Arthur Schopenhauer (1788-1860) German philosopher
“On Religion,” Parerga and Paralipomena (1851)
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If you want that good feeling that comes from doing things for other folks then you have to pay for it in abuse and misunderstanding.

Zora Neale Hurston (1891-1960) American writer, folklorist, anthropologist
Moses, Man of the Mountain [Moses] (1939)
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Added on 10-Jan-18 | Last updated 10-Jan-18
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Abuse is the weapon of the vulgar.

Samuel Griswold Goodrich (1793-1860) American author [pseud. Peter Parley]
(Attributed)

Quoted in Maturin M. Ballou, Edge-Tools of Speech (1886)
Added on 19-May-17 | Last updated 19-May-17
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Oppressed people are frequently very oppressive when first liberated. And why wouldn’t they be? They know best two positions. Somebody’s foot on their neck or their foot on somebody’s neck.

Florynce "Flo" Kennedy (1916-2000) American lawyer, feminist, civil rights activist
“Institutionalized Oppression vs. the Female” (1970)
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Abuse of words has been the great instrument of sophistry and chicanery, of party, faction, and division of society.

John Adams (1735-1826) American lawyer, Founding Father, statesman, US President (1797-1801)
Letter to J. H. Tiffany (31 Mar 1819)
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The tyrant grinds down his slaves and they don’t turn against him, they crush those beneath them.

Emily Brontë (1818-1848) British novelist, poet [pseud. Ellis Bell]
Wuthering Heights, ch. 11 [Heathcliff] (1847)
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A torn jacket is soon mended; but hard words bruise the heart of a child.

Henry Wadsworth Longfellow (1807-1882) American poet
“Table-Talk,” Drift-wood (1857)
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All governments suffer a recurring problem: Power attracts pathological personalities. It is not that power corrupts but that it is magnetic to the corruptible. Such people have a tendency to become drunk on violence, a condition to which they are quickly addicted.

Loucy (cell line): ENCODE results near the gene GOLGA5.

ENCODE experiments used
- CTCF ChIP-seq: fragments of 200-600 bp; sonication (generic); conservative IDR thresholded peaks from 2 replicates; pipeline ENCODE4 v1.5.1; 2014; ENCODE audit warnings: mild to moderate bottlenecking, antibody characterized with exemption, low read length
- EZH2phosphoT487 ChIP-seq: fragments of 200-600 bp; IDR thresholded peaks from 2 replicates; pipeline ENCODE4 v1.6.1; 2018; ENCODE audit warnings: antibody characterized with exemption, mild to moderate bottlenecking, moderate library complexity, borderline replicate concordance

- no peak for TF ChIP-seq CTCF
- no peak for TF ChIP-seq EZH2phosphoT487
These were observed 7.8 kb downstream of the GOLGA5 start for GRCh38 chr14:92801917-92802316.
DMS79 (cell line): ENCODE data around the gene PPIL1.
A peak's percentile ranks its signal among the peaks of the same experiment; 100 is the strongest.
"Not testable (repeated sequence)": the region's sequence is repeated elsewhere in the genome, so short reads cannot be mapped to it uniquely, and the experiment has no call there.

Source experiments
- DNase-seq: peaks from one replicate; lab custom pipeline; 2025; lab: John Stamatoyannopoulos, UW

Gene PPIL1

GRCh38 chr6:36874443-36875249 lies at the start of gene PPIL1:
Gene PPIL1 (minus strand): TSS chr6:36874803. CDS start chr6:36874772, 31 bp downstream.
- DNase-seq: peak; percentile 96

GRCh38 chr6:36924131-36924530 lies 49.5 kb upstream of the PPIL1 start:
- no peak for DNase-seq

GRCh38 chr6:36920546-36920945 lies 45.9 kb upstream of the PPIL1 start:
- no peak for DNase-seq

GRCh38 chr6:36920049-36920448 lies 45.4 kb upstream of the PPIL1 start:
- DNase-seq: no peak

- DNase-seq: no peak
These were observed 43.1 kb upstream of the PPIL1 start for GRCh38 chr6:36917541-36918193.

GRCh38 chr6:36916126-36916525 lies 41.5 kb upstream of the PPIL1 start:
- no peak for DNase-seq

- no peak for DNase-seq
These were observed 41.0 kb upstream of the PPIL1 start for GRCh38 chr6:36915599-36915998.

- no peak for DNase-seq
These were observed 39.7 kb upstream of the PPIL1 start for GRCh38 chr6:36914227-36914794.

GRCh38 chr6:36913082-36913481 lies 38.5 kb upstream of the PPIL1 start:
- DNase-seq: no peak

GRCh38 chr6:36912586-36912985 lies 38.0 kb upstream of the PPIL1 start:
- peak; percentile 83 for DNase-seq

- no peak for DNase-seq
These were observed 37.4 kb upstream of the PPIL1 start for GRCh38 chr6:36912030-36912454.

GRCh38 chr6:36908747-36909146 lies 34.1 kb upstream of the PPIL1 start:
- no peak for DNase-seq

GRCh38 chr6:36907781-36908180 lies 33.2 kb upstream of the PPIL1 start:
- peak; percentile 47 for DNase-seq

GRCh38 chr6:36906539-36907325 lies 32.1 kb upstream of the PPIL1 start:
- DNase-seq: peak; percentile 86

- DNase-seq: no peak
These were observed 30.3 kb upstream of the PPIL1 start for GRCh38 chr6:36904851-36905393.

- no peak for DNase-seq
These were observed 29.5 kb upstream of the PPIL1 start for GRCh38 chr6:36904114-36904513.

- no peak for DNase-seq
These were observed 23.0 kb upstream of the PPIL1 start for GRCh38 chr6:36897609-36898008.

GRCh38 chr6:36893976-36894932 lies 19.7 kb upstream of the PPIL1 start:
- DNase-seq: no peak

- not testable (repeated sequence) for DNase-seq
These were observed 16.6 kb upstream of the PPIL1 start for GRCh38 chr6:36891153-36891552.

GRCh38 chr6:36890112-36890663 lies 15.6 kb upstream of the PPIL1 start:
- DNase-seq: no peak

Frank Herbert (1920-1986) American writer
Chapterhouse: Dune (1985)
Added on 17-Oct-16 | Last updated 17-Oct-16
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For the master’s tools will never dismantle the master’s house. They may allow us to temporarily beat him at his own game, but they will never enable us to bring about genuine change.

Audre Lorde (1934-1992) American writer, feminist, civil rights activist
“The Master’s Tools Will Never Dismantle the Master’s House” (1979)
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Call me a “rube” and a “hick,” but I’d a lot rather be the man who bought the Brooklyn Bridge than the man who sold it.

Rogers - Brooklyn Bridge - wist_info quote

Will Rogers (1879-1935) American humorist
(Attributed)
Added on 9-Dec-15 | Last updated 9-Dec-15
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God loved the birds and invented trees.
Man loved the birds and invented cages.

Jacques Deval (1895-1972) French playwright and director [pseud. of Jacques Boularan]
Afin de vivre bel et bien (1970)
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Abuse is an indirect species of homage.

William Hazlitt (1778-1830) English writer
“Common Places” (22), Literary Examiner (Sep-Dec 1823)
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Morality in sexual situations, when it is free from superstition, consists essentially of respect for the other person, and unwillingness to use that person solely as a means of personal gratification, without regard to his or her desires.

Bertrand Russell (1872-1970) English mathematician and philosopher
Marriage and Morals, ch. 11 (1929)